[photopress:mba_Joe_Nocera_1.jpg,full,alignright]A longish, fascinating and beautifully written article on the shortage of managerial talent in China.
Zheng Yu-sheng, the associate dean at the Cheung Kong Graduate School of Business said, ‘The shortage of managerial talent is huge.’
The reporter heard this refrain constantly — and not just from business school professors. Thomas Tsao of Gobi Partners, a Shanghai-based venture capitalist, said, ‘We are constantly looking for chief financial officers who can speak Mandarin. There just aren’t very many people here who have the range of skills you need in that position.’
Mathew McDougall, an Australian who started an Internet ad company called SinoTech in Beijing said, ‘It is very hard to find a chief operating officer. The people who make good C.O.O.’s are usually entrepreneurial enough that they’ll go off and start their own business instead. Eitherthat or they’ll get picked off by the multinational companies.’
Xiang Bing, dean of the Cheung Kong Graduate School of Business, said: ‘We Chinese are so willing to work hard for money. We are intelligent. We have the drive and the passion. But we put too much attention on technology and not enough on institution-building. And our soft skills are a real weakness.’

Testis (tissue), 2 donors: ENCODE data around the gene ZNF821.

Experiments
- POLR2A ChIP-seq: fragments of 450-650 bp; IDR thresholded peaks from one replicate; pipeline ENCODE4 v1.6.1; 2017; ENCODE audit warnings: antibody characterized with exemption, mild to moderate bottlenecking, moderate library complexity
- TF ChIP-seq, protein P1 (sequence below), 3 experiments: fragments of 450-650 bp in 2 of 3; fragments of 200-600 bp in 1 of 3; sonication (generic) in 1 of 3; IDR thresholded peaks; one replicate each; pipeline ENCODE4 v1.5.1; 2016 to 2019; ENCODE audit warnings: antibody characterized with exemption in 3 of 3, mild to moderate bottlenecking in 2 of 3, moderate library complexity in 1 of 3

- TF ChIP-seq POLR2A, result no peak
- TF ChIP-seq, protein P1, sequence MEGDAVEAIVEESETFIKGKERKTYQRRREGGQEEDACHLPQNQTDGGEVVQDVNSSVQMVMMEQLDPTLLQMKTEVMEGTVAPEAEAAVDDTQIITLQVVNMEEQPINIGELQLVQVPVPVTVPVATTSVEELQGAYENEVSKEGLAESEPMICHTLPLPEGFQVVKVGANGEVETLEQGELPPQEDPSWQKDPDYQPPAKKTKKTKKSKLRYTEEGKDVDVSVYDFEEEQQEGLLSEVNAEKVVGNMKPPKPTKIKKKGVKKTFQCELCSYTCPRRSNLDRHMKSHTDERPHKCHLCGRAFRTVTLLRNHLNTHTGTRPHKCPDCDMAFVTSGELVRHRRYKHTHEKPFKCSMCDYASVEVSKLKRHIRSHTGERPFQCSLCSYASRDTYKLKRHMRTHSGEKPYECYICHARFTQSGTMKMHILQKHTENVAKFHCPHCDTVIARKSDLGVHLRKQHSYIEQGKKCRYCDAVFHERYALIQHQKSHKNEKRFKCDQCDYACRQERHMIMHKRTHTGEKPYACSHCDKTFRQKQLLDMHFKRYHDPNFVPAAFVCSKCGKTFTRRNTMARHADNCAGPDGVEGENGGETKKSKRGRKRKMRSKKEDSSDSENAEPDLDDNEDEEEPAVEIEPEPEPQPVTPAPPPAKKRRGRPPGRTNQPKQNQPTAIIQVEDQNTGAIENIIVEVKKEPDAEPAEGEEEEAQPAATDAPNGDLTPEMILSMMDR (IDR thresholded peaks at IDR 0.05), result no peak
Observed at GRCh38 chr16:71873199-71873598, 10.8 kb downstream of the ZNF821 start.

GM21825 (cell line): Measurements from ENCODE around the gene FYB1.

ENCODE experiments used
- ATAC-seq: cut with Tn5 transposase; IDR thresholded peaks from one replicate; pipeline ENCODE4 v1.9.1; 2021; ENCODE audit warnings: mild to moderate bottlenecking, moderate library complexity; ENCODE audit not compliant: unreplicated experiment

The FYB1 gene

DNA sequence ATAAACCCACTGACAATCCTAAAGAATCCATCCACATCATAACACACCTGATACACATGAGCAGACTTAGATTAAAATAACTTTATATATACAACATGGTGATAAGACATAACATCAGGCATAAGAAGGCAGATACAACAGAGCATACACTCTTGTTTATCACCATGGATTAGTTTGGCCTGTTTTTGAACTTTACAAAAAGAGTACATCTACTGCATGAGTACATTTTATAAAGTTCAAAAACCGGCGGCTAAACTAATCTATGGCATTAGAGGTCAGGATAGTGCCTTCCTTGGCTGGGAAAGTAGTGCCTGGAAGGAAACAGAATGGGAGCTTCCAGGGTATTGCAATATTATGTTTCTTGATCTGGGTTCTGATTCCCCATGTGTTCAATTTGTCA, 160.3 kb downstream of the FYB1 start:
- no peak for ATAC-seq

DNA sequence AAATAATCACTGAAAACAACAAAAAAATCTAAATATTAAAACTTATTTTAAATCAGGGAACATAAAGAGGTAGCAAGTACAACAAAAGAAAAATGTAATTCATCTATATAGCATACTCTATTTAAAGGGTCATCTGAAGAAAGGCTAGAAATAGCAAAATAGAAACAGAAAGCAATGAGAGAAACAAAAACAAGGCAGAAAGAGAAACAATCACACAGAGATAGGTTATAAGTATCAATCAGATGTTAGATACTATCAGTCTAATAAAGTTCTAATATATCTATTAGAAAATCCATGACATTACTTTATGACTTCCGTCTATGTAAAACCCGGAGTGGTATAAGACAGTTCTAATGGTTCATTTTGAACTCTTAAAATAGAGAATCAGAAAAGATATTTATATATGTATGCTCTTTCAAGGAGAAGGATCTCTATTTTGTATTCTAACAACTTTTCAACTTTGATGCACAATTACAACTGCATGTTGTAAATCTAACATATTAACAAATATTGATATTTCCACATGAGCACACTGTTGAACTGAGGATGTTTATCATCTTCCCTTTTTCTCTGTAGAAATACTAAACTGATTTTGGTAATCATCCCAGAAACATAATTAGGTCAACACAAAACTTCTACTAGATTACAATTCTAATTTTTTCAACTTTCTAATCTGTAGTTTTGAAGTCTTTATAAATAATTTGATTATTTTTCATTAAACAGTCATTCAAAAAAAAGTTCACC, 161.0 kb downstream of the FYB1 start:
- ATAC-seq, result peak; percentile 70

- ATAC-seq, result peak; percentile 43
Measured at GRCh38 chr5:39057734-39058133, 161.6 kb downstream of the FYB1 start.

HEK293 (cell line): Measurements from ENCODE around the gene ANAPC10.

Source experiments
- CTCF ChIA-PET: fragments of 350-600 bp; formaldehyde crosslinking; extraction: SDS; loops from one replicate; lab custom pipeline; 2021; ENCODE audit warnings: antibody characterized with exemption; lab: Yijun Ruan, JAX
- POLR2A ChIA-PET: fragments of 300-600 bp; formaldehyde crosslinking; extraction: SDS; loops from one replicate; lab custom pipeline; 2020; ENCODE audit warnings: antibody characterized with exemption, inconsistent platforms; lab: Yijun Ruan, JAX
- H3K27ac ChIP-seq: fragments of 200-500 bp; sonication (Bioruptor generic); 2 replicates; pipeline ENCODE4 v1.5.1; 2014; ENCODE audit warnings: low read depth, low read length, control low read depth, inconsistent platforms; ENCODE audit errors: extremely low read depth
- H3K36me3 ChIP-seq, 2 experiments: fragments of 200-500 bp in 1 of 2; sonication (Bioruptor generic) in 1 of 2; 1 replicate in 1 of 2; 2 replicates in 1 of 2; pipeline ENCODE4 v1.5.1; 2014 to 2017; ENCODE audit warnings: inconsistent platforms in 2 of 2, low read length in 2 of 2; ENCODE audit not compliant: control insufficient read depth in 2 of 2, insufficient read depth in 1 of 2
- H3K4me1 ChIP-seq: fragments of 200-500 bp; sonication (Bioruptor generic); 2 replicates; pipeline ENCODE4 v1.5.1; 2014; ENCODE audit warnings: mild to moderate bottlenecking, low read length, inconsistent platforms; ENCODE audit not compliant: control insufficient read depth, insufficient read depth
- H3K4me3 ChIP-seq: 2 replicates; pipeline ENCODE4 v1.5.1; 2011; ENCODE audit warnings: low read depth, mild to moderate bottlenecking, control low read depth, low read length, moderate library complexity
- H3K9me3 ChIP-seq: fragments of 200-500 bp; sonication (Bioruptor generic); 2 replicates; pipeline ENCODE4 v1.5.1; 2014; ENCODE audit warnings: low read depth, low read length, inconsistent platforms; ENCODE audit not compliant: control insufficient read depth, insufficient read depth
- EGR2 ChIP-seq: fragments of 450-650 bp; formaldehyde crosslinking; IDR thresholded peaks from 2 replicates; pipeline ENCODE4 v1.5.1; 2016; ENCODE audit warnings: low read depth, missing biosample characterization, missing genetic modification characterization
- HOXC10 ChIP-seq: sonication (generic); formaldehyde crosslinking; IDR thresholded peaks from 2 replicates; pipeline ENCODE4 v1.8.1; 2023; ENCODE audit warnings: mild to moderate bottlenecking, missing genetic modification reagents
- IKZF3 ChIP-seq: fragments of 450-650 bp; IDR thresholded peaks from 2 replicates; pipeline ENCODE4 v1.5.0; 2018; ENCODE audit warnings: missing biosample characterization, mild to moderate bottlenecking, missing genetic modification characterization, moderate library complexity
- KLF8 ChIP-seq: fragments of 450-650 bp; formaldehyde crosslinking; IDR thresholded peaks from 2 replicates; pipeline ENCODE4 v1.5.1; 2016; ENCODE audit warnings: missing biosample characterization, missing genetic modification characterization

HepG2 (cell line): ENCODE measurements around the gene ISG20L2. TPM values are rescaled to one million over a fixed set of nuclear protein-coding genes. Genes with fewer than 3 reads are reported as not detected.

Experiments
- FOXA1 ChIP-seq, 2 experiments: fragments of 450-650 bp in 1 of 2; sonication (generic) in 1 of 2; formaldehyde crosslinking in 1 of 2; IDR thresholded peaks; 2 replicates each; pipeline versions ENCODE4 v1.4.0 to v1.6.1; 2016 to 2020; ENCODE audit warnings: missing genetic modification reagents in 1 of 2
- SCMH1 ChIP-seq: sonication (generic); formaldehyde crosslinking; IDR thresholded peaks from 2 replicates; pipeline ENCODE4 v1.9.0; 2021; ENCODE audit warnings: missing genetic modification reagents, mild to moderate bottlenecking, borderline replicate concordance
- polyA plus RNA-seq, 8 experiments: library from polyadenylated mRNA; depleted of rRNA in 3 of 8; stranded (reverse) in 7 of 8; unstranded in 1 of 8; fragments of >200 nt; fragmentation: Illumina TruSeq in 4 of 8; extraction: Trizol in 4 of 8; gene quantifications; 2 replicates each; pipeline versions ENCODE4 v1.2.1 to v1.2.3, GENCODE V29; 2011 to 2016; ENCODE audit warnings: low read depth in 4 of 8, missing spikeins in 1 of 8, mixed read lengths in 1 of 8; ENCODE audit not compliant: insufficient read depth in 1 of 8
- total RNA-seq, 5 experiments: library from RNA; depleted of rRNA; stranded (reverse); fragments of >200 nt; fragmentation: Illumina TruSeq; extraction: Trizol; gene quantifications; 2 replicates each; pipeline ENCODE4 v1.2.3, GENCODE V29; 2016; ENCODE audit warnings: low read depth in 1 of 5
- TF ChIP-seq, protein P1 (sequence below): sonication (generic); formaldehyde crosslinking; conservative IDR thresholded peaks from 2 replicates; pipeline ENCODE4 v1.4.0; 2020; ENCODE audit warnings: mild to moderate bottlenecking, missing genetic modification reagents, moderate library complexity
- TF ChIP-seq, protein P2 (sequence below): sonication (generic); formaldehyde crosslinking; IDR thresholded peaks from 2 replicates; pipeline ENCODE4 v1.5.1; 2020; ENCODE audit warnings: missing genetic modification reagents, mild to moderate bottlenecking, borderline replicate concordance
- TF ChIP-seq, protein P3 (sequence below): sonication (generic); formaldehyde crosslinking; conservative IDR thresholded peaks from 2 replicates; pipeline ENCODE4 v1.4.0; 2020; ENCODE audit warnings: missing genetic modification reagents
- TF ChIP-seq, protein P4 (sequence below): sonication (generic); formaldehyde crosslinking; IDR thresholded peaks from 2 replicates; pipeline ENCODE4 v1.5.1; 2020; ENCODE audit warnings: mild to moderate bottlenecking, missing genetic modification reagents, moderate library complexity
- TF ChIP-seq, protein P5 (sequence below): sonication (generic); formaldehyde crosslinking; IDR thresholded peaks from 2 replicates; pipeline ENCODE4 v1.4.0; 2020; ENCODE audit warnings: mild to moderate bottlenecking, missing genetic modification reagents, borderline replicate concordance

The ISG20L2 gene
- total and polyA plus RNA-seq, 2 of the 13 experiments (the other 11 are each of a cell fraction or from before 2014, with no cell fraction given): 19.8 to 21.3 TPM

Lei Yi, the president and chief executive of Caxa Technology, a Beijing software company that caters to big manufacturers. Lei Yi said: ‘Right now the pace of our development cannot meet the pace of the industry’s development. The company is in the process of raising capital, some of which he’ll use to ‘bring in a consultancy or managers from the outside.’
He said, ‘I need to become a professional manager.’
Cheung Kong has an M.B.A. program but its real calling card is its executive M.B.A. program, a four-day-a-month, 19-month program aimed primarily at Chinese entrepreneurs who have come to the stark realization that if they don’t get help fast, they are going to lose control of their rapidly growing businesses. Its faculty comes from places like Wharton and Harvard Business School.
At $68,500, it is by far the most expensive such program in China. Among its best-known alumni are Jack Ma, who founded Alibaba.com, and Jason Jiang of Focus Media.
This is a long and well worth reading article. The author is Joe Nocera, seen in the illustration, who has done a wonderful job in highlighting the possibilities and problems. I strongly recommend you read the full version.
Source: New York Times